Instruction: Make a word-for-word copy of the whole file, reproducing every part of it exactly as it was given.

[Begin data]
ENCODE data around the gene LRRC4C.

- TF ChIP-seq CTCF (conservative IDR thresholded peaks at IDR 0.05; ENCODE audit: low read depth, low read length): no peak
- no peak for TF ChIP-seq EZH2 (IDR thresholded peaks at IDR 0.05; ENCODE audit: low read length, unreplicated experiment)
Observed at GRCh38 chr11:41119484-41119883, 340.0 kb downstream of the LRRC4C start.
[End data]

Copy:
ENCODE data around the gene LRRC4C.

- TF ChIP-seq CTCF (conservative IDR thresholded peaks at IDR 0.05; ENCODE audit: low read depth, low read length): no peak
- no peak for TF ChIP-seq EZH2 (IDR thresholded peaks at IDR 0.05; ENCODE audit: low read length, unreplicated experiment)
Observed at GRCh38 chr11:41119484-41119883, 340.0 kb downstream of the LRRC4C start.